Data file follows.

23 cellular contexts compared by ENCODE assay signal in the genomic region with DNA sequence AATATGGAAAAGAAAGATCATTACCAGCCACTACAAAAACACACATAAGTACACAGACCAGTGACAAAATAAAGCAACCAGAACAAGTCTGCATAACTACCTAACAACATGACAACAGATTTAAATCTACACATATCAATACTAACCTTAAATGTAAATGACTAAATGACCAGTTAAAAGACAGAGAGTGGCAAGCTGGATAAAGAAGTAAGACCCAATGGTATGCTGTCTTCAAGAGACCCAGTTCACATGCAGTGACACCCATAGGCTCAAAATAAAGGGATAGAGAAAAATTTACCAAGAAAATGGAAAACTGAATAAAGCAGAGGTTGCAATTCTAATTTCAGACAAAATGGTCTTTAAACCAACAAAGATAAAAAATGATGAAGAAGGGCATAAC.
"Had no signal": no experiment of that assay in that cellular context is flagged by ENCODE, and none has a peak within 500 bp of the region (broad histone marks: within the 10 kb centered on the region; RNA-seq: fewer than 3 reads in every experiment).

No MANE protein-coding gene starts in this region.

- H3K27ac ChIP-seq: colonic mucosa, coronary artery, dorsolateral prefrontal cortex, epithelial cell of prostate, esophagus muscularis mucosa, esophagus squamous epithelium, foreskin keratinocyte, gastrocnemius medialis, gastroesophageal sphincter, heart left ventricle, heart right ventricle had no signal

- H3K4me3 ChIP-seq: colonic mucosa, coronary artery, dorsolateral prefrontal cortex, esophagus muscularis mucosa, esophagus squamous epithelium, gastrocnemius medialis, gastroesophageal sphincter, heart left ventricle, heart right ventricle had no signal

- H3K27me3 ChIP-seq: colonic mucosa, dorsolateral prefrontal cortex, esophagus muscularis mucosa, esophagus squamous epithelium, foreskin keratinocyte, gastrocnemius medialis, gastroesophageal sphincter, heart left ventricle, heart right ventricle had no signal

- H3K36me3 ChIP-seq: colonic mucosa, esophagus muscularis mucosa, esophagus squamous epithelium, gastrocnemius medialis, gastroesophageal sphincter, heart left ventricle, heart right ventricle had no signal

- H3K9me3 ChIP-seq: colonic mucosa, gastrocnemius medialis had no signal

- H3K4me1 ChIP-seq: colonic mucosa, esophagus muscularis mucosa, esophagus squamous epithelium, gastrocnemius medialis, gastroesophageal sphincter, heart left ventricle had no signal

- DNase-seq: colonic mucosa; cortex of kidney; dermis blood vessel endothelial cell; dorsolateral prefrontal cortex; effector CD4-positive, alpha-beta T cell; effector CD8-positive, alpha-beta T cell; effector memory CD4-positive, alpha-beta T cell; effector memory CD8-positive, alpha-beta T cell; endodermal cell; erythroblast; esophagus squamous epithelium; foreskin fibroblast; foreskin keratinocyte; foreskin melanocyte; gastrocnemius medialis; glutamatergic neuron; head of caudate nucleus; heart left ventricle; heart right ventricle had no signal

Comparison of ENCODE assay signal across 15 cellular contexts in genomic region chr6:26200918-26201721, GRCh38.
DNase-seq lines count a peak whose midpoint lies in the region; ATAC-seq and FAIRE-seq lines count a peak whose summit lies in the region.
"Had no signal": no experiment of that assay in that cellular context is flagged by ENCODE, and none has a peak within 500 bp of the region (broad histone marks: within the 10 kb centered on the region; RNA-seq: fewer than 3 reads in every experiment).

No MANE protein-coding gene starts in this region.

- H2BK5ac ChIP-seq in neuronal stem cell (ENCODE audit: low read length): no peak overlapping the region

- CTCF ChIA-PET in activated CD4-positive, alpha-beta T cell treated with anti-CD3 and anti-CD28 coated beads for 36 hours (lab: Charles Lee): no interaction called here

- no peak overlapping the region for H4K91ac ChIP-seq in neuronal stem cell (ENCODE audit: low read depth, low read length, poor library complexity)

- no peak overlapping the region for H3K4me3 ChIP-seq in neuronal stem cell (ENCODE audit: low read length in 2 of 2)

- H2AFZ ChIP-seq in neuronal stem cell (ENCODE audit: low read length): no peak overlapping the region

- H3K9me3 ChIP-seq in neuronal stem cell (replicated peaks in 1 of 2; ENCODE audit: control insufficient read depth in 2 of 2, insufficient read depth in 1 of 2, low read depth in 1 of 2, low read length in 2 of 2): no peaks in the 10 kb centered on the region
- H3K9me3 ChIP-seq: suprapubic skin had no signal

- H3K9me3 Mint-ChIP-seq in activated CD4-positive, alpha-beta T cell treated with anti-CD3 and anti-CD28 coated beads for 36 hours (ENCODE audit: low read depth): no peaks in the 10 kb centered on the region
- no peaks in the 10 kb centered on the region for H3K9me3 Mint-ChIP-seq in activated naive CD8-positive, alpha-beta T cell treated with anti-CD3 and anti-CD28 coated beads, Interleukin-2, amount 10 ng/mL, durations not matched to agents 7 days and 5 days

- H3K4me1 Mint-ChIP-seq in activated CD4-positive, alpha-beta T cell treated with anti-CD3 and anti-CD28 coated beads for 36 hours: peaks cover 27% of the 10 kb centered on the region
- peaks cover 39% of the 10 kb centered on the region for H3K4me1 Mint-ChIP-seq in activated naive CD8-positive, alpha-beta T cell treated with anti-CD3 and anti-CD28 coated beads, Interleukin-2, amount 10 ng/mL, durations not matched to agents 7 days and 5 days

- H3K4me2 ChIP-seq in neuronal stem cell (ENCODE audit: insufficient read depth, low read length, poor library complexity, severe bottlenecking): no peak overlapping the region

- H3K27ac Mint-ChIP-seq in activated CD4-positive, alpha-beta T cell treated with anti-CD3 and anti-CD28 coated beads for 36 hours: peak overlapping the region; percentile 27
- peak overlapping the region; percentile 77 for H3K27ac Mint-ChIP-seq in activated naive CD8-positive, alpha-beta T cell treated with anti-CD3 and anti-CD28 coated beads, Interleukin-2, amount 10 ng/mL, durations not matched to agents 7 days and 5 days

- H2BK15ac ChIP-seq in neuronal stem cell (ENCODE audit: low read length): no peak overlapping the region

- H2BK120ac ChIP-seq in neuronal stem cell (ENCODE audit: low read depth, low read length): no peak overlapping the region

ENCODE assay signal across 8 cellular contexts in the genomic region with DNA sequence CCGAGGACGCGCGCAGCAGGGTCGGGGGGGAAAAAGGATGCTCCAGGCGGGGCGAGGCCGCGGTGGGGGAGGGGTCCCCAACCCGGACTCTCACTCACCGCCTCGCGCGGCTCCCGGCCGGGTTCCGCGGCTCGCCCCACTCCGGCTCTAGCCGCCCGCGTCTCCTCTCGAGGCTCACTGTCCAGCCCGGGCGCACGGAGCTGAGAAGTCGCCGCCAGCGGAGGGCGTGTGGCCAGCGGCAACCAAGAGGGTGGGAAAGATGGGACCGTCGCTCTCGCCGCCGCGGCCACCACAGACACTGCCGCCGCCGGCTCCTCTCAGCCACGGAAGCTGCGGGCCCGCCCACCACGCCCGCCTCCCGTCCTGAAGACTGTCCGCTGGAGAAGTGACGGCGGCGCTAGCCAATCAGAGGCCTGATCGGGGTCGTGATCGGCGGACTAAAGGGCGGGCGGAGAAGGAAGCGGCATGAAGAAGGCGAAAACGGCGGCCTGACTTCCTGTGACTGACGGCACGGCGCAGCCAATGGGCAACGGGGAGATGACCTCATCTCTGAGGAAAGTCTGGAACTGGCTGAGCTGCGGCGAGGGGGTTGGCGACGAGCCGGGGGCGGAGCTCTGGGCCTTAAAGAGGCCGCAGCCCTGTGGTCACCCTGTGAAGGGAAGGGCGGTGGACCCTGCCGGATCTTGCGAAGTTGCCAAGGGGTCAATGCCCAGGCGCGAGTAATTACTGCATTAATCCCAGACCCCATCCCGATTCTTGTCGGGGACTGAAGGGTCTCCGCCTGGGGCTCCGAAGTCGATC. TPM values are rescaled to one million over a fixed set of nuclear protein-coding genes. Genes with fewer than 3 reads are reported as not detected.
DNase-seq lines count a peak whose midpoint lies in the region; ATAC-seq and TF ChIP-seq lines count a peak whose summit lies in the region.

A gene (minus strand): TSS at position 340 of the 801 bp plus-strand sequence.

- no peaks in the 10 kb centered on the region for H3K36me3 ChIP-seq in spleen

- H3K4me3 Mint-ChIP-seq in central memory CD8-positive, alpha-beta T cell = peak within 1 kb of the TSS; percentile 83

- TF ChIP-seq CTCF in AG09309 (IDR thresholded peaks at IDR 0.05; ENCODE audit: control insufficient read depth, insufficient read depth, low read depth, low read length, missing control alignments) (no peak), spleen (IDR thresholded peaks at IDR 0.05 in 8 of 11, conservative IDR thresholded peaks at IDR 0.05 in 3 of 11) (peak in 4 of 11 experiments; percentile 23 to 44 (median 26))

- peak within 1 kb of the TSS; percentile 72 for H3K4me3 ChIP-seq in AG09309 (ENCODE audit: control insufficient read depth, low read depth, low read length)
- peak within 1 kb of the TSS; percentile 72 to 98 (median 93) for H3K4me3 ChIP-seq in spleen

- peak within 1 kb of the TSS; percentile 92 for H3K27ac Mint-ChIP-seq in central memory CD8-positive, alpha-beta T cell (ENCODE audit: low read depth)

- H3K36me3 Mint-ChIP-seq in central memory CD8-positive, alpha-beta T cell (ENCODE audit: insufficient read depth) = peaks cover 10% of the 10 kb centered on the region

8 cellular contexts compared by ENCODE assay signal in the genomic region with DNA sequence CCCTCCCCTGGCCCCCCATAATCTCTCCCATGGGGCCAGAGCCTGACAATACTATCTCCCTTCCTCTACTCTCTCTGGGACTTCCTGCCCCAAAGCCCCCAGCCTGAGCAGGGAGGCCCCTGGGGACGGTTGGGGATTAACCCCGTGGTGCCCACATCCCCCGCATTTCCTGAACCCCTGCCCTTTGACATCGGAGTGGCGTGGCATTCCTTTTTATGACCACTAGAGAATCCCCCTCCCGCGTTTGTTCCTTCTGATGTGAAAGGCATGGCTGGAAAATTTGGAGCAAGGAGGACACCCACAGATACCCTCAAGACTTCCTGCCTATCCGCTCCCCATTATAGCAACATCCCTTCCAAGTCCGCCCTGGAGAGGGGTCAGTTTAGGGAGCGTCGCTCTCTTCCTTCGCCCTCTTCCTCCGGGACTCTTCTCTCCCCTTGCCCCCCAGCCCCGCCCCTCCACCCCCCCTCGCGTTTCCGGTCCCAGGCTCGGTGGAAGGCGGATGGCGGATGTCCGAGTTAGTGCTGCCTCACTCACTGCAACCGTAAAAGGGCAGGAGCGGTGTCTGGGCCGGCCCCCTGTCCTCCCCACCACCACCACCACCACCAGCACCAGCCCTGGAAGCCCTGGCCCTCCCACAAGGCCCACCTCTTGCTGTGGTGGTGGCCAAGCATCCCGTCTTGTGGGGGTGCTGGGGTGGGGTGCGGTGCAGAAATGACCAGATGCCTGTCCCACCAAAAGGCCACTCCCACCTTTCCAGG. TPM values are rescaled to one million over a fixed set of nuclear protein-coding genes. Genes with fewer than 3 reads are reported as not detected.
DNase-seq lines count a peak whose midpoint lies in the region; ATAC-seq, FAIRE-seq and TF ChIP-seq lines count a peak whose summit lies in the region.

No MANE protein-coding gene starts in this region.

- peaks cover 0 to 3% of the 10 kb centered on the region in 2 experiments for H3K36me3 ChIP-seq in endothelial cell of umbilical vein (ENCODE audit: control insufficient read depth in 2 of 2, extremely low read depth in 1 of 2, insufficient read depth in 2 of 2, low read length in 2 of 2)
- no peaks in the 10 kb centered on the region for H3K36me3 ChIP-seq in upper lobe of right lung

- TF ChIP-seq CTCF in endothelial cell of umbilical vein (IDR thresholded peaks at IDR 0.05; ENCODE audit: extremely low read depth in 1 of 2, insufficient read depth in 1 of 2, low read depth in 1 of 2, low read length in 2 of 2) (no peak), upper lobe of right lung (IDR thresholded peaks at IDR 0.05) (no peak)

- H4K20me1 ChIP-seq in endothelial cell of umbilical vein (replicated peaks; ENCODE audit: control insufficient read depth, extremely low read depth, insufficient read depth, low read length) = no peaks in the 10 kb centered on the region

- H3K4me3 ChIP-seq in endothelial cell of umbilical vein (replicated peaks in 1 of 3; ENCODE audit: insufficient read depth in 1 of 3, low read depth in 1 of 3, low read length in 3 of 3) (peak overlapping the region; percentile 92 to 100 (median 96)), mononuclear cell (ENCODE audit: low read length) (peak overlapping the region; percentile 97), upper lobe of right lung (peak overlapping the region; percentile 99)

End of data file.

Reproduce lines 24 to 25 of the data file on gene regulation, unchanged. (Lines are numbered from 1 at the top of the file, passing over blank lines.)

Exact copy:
- H3K4me1 Mint-ChIP-seq in activated CD4-positive, alpha-beta T cell treated with anti-CD3 and anti-CD28 coated beads for 36 hours: peaks cover 27% of the 10 kb centered on the region
- peaks cover 39% of the 10 kb centered on the region for H3K4me1 Mint-ChIP-seq in activated naive CD8-positive, alpha-beta T cell treated with anti-CD3 and anti-CD28 coated beads, Interleukin-2, amount 10 ng/mL, durations not matched to agents 7 days and 5 days